Boeing 737 MAX Inaugural Flight: What American’s New ‘No Legroom’ Plane Is Really Like

American Airlines almost introduced coach seats with 29 inch pitch coach seating — that’s the distance from seat back to seat back — on their new Boeing 737 MAX aircraft. Not all the coach seats, just a few rows. And there was an outcry from the public and from embarrassed employees, since the current standard for a mainline legacy airline is 31 inches.

They backed off the 29 inch plans but their new standard is 30 inches in coach. The idea is to squeeze in more seats, and they doing it by taking away legroom both from first class and economy, by shrinking the lavatories, and by uncovering every inch of underutilized space on the plane. Even the bulkheads between first class and coach are gone.

In late September American Airlines displayed their new seats at Media and Investor day in Dallas. I didn’t like them, but you can’t really get a sense for what it’s like to sit in a slimline seat with less padding (to give back legroom, since the seats are closer together) by plopping down in one for a couple of minutes in a hotel ballroom. I needed to experience it on a flight.

I booked myself onto American’s inaugural Boeing 737 MAX 8 this morning from Miami to New York LaGuardia to see what it was like up close and personal.

I booked into economy and took myself off the upgrade list. I sat myself in regular economy, not Main Cabin Extra so I’d get the 30 inches of pitch. I did get to board the plane early to take photos.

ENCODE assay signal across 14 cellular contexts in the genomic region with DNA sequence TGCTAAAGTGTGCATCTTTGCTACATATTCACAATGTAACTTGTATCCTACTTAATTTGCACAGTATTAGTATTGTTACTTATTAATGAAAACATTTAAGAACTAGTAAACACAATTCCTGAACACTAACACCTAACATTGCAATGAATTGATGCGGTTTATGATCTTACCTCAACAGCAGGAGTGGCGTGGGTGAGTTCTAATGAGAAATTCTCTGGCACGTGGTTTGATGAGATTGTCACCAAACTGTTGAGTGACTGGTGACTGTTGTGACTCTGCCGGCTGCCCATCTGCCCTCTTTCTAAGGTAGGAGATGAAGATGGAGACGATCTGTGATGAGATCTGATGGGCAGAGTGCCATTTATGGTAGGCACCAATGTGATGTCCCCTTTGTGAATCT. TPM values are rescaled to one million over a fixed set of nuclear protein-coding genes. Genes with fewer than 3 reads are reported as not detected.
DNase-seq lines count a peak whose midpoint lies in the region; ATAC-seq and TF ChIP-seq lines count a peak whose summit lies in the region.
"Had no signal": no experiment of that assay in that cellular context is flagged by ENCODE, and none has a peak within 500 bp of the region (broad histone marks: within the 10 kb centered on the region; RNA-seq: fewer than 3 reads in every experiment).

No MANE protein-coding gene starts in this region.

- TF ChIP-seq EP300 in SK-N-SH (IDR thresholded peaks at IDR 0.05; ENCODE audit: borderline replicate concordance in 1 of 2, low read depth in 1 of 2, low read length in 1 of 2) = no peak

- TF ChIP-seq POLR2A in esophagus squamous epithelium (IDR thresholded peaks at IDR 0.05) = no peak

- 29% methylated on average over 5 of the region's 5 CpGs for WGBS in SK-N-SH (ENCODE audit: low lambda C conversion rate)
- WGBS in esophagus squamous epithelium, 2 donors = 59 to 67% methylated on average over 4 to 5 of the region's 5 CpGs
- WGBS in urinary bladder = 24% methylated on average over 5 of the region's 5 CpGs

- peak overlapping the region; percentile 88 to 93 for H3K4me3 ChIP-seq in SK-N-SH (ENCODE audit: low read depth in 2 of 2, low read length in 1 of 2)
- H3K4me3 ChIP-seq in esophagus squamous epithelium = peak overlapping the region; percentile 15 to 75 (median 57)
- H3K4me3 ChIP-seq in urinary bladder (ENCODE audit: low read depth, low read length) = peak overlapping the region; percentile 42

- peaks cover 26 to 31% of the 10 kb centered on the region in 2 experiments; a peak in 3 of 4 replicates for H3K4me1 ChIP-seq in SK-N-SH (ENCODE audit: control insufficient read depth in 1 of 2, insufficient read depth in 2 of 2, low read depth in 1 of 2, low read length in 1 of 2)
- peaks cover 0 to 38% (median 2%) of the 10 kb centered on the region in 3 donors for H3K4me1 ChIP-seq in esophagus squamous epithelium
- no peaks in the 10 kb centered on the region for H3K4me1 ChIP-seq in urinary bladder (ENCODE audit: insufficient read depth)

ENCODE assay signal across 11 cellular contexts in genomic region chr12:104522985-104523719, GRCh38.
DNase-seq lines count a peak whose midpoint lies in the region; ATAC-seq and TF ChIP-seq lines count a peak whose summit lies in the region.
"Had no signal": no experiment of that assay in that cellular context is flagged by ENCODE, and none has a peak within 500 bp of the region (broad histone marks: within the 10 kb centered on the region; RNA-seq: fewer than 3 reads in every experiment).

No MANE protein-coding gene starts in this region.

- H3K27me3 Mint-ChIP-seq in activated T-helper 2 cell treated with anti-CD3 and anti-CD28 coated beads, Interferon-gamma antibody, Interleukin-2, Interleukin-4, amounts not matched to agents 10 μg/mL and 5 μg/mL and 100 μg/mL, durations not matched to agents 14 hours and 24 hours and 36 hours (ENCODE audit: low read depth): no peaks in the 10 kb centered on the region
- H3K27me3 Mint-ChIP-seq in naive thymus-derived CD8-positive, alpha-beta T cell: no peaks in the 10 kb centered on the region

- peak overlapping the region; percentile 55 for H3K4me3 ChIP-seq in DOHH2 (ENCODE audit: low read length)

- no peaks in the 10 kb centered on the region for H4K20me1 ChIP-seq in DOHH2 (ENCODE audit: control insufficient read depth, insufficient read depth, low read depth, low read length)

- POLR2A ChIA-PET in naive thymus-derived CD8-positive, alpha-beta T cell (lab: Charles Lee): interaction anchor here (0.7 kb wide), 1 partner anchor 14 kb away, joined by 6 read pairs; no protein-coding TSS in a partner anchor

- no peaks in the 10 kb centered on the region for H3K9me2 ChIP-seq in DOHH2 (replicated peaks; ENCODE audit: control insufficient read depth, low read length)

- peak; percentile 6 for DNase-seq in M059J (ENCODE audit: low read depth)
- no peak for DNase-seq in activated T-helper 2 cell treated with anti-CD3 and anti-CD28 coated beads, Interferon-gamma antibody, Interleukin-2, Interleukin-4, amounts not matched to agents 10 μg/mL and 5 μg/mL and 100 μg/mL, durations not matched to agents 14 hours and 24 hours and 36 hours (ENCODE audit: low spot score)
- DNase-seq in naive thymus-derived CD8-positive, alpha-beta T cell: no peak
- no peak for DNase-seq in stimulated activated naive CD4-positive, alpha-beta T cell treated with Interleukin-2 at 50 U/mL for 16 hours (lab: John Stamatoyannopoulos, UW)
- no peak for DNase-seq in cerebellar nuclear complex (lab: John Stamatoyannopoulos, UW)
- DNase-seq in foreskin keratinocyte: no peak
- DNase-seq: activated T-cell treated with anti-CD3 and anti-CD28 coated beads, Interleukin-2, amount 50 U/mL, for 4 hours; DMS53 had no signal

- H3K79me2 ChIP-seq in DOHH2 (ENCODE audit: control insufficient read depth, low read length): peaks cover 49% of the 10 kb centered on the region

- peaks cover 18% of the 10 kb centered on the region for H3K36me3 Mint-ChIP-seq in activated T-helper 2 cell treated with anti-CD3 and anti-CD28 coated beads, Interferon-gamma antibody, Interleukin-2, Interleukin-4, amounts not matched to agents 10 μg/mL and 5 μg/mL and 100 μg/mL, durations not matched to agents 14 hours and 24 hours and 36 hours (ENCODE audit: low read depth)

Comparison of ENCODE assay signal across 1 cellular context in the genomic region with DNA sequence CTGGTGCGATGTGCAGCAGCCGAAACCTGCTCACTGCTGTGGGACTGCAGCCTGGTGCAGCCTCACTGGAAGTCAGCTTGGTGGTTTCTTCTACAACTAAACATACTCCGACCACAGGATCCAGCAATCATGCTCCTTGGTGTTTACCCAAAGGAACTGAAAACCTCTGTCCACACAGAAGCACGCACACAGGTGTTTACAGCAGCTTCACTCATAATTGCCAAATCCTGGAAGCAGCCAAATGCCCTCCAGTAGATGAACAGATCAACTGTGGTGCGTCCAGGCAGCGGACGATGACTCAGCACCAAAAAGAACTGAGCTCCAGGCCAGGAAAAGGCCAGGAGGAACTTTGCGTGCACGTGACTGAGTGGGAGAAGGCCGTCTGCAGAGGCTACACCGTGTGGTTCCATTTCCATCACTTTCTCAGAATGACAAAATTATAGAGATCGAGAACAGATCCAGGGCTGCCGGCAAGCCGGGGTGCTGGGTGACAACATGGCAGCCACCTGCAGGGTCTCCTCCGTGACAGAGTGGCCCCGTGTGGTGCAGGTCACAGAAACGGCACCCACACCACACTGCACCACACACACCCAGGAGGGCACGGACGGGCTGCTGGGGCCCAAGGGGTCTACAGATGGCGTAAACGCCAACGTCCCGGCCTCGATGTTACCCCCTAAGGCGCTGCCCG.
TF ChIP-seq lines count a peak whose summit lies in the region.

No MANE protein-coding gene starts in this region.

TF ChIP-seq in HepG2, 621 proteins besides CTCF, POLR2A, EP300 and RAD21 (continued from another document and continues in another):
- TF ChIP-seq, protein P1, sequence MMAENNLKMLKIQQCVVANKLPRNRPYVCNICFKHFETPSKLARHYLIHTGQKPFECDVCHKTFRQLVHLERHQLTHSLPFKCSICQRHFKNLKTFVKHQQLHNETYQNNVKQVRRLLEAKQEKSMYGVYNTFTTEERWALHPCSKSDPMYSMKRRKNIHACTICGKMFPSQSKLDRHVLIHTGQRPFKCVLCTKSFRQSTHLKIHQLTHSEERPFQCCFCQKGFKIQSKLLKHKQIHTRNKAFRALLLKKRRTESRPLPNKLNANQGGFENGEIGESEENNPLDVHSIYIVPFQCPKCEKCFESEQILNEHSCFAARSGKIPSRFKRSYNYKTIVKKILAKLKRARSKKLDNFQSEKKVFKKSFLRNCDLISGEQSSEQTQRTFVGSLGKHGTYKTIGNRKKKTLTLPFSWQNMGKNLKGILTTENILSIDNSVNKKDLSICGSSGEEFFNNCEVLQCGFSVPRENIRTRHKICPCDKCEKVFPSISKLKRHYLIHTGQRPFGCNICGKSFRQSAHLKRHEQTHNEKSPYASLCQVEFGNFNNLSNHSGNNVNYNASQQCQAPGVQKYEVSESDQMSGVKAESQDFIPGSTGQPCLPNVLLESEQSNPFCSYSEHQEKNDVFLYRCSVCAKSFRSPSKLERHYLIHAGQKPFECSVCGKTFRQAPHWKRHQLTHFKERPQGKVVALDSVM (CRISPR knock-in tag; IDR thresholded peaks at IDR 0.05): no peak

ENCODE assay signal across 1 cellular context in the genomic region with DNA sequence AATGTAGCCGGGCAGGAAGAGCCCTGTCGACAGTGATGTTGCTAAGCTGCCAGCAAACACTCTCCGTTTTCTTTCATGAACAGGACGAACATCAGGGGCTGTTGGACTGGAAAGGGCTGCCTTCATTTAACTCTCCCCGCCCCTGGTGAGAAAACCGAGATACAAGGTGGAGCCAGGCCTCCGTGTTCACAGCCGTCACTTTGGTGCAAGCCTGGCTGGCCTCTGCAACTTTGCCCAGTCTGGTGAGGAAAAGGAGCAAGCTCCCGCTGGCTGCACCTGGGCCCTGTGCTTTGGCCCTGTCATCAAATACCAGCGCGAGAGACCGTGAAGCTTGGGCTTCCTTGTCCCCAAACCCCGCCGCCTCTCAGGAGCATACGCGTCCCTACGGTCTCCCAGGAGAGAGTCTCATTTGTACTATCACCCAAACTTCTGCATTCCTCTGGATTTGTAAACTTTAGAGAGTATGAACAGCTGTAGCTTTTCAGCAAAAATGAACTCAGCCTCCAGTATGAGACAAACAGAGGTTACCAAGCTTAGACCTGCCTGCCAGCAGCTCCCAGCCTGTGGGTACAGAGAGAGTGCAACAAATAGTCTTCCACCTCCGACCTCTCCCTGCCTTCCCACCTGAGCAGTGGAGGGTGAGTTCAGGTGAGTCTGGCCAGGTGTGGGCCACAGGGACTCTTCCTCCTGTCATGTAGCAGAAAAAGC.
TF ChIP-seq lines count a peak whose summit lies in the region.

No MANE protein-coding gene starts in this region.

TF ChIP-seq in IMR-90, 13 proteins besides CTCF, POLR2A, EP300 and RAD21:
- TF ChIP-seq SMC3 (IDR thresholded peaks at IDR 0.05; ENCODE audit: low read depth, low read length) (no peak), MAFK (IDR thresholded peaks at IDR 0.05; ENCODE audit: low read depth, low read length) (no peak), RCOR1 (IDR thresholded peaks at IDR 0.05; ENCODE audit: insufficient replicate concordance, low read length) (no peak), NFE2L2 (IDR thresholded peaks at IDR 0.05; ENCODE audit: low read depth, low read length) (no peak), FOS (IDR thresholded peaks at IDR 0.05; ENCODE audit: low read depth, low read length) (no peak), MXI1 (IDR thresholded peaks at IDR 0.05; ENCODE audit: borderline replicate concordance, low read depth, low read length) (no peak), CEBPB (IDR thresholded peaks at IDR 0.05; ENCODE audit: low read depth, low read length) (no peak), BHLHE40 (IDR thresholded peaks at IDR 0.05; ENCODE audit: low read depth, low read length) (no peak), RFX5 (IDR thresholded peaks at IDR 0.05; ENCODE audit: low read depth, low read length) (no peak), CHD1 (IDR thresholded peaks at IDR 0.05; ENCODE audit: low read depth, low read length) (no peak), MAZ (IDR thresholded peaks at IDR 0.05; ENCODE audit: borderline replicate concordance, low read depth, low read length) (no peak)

It turns out the seats themselves are no worse than American’s current coach product. The power and overhead bin situation is an improvement.

    First class is a modest downgrade with less legroom and the ‘new US Airways seats’ that have less recline. Avoid row 6.

Features of Coach on the 737 MAX

The word is ‘densification’ this plane is all about squeezing in more passengers. When US Airways took over American they increased the number of seats onboard 737s from 150 to 160. Now they’ve managed to get 172 onto the plane.

Part of how they do it is by stealing back an inch of legroom from pretty much every seat. They make up for the lack of seat ‘pitch’, giving back legroom, by installing a thinner seat. Those may not be great on your back and your bum. They give you extra space at chest and eye level by not offering seat back television screens (which are heavy and burn fuel) and limiting how much the seats recline (2 inches versus 4 inches).

There’s a bit of extra seat width which comes from pushing seats flush up against the windows, but that means angling your leg against the window if you’re in the window seat. And they’ve narrowed the armrests somewhat.

On the other hand there are real innovations in the seat. The tablet holder is around chest level and is separate from the tray table.

And it’s right beside the USB port which is brilliant. There’s AC power at every seat as well, it’s underneath the seat in front of you rather than underneath your own seat so it’s easier to get at.

The aircraft has satellite internet which is faster than air to ground, and huge overhead bins that store bags sideways offering much greater bag capacity but unfortunately passengers don’t realize this and naturally want to stow their bags flat rather than on their sides.

Flight attendants went around moving bags to utilize the space more effectively. Customers are going to need some training to take advantage of this great feature.

How Do You Even Go to the Bathroom In This Thing?

To squeeze in more seats they shrunk the lavatories. I fit but my sides touch the wall and the sink while facing the toilet.